The Jeff Cumberbatch Column – Enforcing Proper Administration
“An Act to provide for the improvement of administrative justice in Barbados and for related matters.”–Administrative Justice Act (Barbados), Cap 109B
Former Prime Minister, the late David Thompson, might have turned in his grave on Wednesday last week with the handing down of the decision in at least one of the two judicial rulings that went against the governing administration. I recall that soon after he assumed the reins of office, he summoned the Chairpersons and Deputy Chairpersons of all the statutory boards to a “confab” with him and some members of his Cabinet at what is now the Lloyd Erskine Sandiford Centre. I attended as the deputy chairman of the Anti-Money Laundering Authority, then under the chairmanship of Sir Neville Nicholls.
It was not a social occasion merely though; Mr. Thompson, as a lawyer, was concerned with the more efficient administration of the statutory boards and perhaps the insulation of his administration from court action. I recall clearly that he counselled all those present to familiarize themselves with the principles of the Administrative Justice Act, Cap 109B of the Laws of Barbados. Last week’s High Court decision in the Barbados Investment and Development Corporation [BIDC] matter to the effect that for the corporation to compulsorily retire seven of its employees before the date required was an unreasonable exercise of its discretion under the Statutory Boards Pensions Act thus might have, if it were at all possible, elicited a wistful smile from him.
Of course, in matters of law, a legal opinion is just that, an opinion, although some might be more informed than others and, in the case of the opinion of a judge of the High Court, binding until and unless a higher court overrules it.
I should issue two caveats at this point; first, that I have not read a transcript of the decision in question and second, in any case, it is subject to imminent appeal so that scholarly commentary on it would be highly improper at this stage.
Given the first, I am unaware of the evidence led or of the submissions of counsel in the matter that would have moved the judge to conclude that that the exercise of the BIDC’s discretion under section 8 (1)of that Act was unreasonable, but this provision;
[“A Board may require an officer in its service to retire at any time after he attains the age of 60 years.]”
appears to controvert directly that section of the Employment Rights Act 2012 that expressly treats as a contravention of the employee’s right not to be unfairly dismissed “where the reason” for the dismissal is “a reason that relates to the race, colour, gender, age, marital status, religion, political opinion…”(emphasis added).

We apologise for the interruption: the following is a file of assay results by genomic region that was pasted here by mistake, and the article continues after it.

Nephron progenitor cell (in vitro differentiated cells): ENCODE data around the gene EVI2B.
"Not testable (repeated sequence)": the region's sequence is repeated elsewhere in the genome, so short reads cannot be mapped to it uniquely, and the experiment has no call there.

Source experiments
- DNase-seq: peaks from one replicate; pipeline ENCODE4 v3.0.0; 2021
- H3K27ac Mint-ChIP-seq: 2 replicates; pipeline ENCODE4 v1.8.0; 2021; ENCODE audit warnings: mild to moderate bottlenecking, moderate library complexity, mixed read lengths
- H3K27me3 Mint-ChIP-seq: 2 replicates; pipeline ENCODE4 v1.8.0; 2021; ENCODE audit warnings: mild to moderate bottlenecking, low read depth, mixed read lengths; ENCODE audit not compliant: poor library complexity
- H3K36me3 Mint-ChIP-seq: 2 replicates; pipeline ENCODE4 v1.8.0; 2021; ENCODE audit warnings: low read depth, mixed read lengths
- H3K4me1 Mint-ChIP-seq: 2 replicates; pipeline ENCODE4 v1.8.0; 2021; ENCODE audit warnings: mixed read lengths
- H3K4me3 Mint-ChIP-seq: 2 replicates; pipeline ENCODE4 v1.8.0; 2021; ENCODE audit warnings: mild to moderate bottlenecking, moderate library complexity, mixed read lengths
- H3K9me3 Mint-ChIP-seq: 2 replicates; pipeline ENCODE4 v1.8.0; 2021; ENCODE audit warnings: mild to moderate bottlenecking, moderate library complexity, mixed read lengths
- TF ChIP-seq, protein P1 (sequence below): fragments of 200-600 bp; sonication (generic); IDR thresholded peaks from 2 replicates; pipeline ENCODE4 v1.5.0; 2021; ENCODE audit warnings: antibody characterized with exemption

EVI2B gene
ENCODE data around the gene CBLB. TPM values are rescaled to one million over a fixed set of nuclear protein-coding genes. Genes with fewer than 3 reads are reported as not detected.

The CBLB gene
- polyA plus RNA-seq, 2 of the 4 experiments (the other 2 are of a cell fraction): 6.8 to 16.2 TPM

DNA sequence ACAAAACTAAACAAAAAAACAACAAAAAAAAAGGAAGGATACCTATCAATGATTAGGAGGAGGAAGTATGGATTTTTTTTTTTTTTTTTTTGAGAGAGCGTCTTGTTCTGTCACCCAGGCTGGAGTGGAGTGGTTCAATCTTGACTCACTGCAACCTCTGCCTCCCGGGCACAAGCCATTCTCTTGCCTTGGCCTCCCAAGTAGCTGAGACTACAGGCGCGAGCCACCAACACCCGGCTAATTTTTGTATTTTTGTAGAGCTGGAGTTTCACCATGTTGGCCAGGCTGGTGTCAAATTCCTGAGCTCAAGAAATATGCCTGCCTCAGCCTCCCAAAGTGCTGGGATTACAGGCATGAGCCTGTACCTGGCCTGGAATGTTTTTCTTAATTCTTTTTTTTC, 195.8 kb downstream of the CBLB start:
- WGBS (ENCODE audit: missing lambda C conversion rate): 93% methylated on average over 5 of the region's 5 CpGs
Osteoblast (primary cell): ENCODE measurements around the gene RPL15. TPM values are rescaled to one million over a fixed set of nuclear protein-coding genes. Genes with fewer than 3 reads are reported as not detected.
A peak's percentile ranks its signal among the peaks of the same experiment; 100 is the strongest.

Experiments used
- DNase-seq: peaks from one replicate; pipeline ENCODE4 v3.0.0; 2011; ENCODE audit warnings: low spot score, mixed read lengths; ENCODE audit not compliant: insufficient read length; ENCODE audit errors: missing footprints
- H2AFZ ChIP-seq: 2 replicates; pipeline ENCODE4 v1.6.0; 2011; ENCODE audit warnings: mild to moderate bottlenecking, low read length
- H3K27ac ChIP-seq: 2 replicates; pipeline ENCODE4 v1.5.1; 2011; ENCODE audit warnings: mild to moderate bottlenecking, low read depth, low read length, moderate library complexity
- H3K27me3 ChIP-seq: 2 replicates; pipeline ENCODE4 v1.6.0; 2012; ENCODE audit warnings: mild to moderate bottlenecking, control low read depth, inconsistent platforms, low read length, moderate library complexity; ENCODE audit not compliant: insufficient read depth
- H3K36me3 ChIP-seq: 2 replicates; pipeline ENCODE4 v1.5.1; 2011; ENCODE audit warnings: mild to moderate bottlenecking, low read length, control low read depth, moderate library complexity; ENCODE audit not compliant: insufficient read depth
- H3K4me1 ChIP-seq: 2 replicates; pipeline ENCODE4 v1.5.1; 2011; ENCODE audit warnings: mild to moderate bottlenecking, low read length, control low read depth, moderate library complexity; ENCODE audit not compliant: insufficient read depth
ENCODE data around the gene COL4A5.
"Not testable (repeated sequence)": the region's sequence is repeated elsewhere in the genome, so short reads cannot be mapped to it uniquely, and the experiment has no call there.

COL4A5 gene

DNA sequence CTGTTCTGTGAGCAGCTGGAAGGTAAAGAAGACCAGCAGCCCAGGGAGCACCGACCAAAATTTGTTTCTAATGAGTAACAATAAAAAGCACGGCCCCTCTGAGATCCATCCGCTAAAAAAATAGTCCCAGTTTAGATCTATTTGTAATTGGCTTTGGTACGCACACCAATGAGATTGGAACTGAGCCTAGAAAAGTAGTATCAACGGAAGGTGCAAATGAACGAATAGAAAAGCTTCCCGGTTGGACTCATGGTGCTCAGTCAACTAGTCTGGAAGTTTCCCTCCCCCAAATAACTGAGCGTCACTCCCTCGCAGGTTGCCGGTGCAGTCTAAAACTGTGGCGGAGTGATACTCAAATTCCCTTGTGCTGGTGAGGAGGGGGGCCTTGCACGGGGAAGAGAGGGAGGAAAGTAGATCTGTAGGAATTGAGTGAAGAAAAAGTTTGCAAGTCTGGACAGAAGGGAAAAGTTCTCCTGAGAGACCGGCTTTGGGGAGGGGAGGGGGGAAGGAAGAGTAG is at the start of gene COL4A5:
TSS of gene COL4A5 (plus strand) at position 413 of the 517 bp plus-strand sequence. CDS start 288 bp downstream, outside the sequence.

Nor does it seem cogently arguable that the compulsory retirement contemplated by the section is not a dismissal, given the wide interpretation given to this latter concept at section 26 (1)(a) of the ERA 2012, nor that the ERA2012 does not apply to employment by a statutory board –see section . It does not appear, however, that the case was contested on this private law basis on this occasion, but these statutory conflicts are arguably unwholesome, untidy and unnecessary.
The second decision, also adverse to the interest of the governing administration, but one on which Mr Thompson did not address those gathered on the occasion referred to earlier, was that Mr. David Comissiong did indeed have the locus standi [the capacity to bring a court action] to challenge the official decision to permit the onset of construction of the Hyatt. Again, I must confess that I have not yet read this decision, although I have only recently gained access to a copy. The AJA itself is clear in section 6 as to those entitled to relief-
“The Court may on an application for judicial review grant relief in accordance with this Act
1. (a) to a person whose interests are adversely affected by an administrative act or omission;
(b) to any other person if the Court is satisfied that that person’s application is justifiable in the public interest in the circumstances of the case.
The question for the court therefore would have been whether the applicant satisfied either arm of the provision according to the relevant case law on the matter. The decision published demonstrates that the judge was so persuaded on the authorities. This decision is also, as I understand it, subject to appeal.
A blessed and joyful Christmas day to all my readers and their families.